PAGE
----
Tenant Advice: Get Your Deposit Back With These 4 Effective Tips
A rental deposit is something that leads to a lot of arguments over who is wrong and who is right. Avoid all the drama and make sure you get your money back with these 4 simple hacks…
Your deposit is typically the same amount as one month’s rent. This amount of money is meant to act as a form of cover for damage or loss of rent if you damage anything in your rental home or do not pay the rent.
Your deposit protects your landlord from having to chase you down to pay for damages or rent.
If you are a tenant who looks after your home and always pays your rent on time, then you should get your deposit back (in full) at the end of your lease.
However, it’s not always that easy.
The trick is to pay extra attention to the state of your rental home BEFORE you move into it and before you sign the lease.
According to Private Property, here’s what you need to do…
1. Create a snag list
A snag list is a list of items already damaged in the home. You need to create a detailed list of ANY existing damage and issues in the apartment or house.
Make sure you describe the issues in detail.
Take photos of any issues you come across as photographic evidence is a great way to date the snags and prove to your landlord that they exist.
Pay special attention to the following:
- Ceilings and walls - are there any marks, cracks and scratches? Is the paint in good condition? Are there any signs of mould or a leaking geyser or water damage?
- Door locks - Do the locks turn easily? Have they recently been replaced? Are all the keys in each door inside the house or apartment?
- Plumbing - Do all the taps work properly and turn easily? Are there any leaking taps? Make sure you check under your kitchen sink for any water damage and make sure that any connecting pipes for a washing machine etc. are in working order.
- Windows - Do all the windows close properly? Are there any broken windows or cracked window panes?
- Carpets - Are the carpets in good condition? Are there any stains, burn marks or frayed areas?
Make sure you include as much detail as possible.
Once you feel as though you have included all the issues, then print this list (keep a copy for yourself and for your landlord) and get both parties to sign it and attach it to the lease.
This will help a great deal if there are any misunderstandings when you decide to move out.
2. Make sure you read the fine print of your lease
A number of tenants make the mistake of not reading the fine print of their lease. This is a silly mistake to make.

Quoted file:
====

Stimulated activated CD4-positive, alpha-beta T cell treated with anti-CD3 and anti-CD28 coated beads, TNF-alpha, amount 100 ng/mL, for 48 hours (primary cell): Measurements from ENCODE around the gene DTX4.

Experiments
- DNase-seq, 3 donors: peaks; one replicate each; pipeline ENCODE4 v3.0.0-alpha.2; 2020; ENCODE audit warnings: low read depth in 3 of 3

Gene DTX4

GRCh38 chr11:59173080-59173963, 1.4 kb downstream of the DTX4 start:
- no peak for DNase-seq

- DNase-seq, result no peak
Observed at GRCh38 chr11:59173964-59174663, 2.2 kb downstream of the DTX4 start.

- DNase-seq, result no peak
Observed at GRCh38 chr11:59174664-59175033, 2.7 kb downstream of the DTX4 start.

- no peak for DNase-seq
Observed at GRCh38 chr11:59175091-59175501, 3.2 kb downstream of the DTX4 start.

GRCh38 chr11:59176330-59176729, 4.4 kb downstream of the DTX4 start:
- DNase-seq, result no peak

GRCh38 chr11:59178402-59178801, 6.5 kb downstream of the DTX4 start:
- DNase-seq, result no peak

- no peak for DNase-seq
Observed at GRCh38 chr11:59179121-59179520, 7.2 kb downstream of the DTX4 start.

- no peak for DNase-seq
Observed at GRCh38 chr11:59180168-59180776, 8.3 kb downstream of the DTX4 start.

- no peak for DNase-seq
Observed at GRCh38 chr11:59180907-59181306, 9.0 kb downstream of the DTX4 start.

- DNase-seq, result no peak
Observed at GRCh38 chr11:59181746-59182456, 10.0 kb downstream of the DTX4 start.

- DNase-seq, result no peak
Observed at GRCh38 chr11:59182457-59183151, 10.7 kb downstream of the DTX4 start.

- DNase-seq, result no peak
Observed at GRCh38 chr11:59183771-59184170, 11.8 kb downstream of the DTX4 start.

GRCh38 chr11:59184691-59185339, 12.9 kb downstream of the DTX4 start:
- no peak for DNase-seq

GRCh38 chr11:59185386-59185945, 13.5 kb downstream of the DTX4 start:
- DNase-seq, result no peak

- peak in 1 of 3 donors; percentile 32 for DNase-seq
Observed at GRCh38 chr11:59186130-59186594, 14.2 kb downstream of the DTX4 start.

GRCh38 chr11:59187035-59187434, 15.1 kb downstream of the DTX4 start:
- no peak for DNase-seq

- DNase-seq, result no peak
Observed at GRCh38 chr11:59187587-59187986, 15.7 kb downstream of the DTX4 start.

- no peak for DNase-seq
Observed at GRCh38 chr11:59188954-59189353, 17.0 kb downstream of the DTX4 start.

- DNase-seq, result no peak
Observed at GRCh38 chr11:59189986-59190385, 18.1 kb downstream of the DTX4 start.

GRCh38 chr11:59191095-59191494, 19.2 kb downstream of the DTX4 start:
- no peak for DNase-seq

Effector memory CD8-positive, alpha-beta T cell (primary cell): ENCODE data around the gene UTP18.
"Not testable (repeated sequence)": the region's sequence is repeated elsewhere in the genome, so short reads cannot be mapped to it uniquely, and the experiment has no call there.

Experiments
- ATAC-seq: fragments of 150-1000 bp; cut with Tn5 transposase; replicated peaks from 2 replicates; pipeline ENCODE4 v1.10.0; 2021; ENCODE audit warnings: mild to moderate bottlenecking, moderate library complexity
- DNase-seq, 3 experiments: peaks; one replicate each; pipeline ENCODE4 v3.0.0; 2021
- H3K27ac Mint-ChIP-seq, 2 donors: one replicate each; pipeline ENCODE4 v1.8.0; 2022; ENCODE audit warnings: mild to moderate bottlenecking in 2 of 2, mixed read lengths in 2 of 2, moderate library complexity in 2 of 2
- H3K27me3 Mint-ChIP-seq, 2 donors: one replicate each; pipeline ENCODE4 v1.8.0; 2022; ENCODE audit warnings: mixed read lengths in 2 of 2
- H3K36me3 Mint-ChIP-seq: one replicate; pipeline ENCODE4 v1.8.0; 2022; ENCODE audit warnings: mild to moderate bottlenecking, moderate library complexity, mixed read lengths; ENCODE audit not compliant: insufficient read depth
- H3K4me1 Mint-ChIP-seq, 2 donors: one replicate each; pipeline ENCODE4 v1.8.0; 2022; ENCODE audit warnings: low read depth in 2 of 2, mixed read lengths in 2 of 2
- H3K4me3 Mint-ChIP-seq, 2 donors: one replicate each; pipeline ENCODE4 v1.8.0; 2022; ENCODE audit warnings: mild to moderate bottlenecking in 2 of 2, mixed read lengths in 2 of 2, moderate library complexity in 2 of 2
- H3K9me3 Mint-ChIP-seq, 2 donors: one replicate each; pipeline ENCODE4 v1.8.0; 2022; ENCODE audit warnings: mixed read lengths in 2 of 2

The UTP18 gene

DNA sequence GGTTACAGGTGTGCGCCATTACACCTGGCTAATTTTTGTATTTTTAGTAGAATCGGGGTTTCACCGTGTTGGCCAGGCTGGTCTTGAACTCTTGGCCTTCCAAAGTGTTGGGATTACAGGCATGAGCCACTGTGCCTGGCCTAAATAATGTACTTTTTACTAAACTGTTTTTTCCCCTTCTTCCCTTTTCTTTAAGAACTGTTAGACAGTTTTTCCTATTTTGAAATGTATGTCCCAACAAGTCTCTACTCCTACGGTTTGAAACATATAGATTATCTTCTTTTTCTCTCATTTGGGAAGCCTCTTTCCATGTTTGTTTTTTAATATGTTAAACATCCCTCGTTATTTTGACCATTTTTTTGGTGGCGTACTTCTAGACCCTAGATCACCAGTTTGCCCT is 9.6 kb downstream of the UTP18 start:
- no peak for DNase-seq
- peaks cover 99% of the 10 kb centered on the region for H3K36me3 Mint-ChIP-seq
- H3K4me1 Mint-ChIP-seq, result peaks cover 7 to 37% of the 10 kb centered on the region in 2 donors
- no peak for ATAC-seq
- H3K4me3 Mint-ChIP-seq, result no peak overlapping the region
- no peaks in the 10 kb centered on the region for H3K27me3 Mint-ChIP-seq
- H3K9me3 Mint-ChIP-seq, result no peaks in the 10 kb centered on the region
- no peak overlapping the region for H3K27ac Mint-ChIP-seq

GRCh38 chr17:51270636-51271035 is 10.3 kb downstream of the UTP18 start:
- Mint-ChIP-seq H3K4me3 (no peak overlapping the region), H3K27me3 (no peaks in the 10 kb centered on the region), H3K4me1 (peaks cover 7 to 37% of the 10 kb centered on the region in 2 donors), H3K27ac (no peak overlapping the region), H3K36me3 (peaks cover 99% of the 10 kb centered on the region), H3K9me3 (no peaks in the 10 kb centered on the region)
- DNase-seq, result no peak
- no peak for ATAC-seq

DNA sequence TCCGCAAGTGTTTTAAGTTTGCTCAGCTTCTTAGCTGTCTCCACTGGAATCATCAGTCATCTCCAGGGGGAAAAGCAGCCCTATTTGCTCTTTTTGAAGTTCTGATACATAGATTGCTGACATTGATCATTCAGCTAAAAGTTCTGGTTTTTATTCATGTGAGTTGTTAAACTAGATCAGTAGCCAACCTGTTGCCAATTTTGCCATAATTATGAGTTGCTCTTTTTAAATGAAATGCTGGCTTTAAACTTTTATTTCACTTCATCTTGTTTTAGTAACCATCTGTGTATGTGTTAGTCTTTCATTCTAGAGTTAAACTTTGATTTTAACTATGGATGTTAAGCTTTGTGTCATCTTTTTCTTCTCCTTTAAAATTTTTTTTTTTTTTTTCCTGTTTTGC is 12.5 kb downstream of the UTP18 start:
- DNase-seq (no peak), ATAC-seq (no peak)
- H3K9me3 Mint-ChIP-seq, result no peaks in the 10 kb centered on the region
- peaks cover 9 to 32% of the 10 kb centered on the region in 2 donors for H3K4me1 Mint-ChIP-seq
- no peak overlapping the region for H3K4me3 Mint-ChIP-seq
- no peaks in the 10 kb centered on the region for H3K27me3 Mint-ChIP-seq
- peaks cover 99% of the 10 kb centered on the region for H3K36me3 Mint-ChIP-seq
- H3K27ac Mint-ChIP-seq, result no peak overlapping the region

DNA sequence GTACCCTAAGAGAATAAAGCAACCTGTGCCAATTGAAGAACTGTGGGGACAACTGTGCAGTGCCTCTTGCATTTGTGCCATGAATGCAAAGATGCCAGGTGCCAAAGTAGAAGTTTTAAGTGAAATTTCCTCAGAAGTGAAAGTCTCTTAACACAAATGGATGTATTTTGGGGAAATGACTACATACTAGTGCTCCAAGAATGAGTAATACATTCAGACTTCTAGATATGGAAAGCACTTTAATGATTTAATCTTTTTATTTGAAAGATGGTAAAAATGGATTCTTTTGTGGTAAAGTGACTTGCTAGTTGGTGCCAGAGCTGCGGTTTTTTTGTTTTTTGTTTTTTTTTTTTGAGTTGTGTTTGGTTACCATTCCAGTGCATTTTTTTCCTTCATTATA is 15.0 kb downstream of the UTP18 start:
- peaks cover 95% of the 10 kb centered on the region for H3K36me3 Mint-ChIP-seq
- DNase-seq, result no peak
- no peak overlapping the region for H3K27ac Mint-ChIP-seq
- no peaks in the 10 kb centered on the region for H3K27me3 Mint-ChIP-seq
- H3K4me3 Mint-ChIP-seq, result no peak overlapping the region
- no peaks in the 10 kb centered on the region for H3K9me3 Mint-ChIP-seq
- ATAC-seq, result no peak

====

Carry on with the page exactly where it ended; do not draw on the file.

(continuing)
You need to make sure that you understand all the terms and conditions in your rental contract.
Take the time you need to carefully go through the fine print and find out how much notice you have to give before you can leave.
Some lease agreements require you to stay in the home for at least 12 months before you can give one month’s notice.
Find out if you can make any minor adjustments such as hanging pictures or painting walls a different colour. Not all landlords will let you make any changes to the property.
3. Return your home to the same condition you found it in (if not better)
You need to make sure your home is in its original condition when you decide to end your lease.
If you have hammered nails into the walls, drilled holes or painted walls a different colour, then you need to grab the filler and paint to restore your place to look the same as it was before you moved in.
You should also give the place a really good clean before the exit inspection.
Your landlord cannot keep any amount from your deposit to repair any general wear and tear, but he or she can use your deposit to cover the costs of replacing damaged items such as broken doors or burnt carpets.
4. Bring out the snag list when you move out
When your landlord comes to view the property for the exit inspection, this is typically when some arguments may arise.
This is why any issues you first detected before moving in should be brought to the table. You will need to prove if a broken item or problem existed before you moved in.
If your landlord is not there for an exit inspection, then you should take notes and photos when you move out.
Take pictures of all surfaces, every room, and even a video to show lights and taps are working. You can then send these to your landlord along with your bank details for the deposit.
If you are deciding to buy your first home, then have a look at this article we wrote covering the top mistakes to avoid.
Are your home contents covered?
Don’t forget that as a tenant, your landlord is not responsible for the loss or damage of your own personal belongings.
Which is why you need to make sure that you insure the items in your home the moment you move into a new place.
Yours in hassle-free household insurance,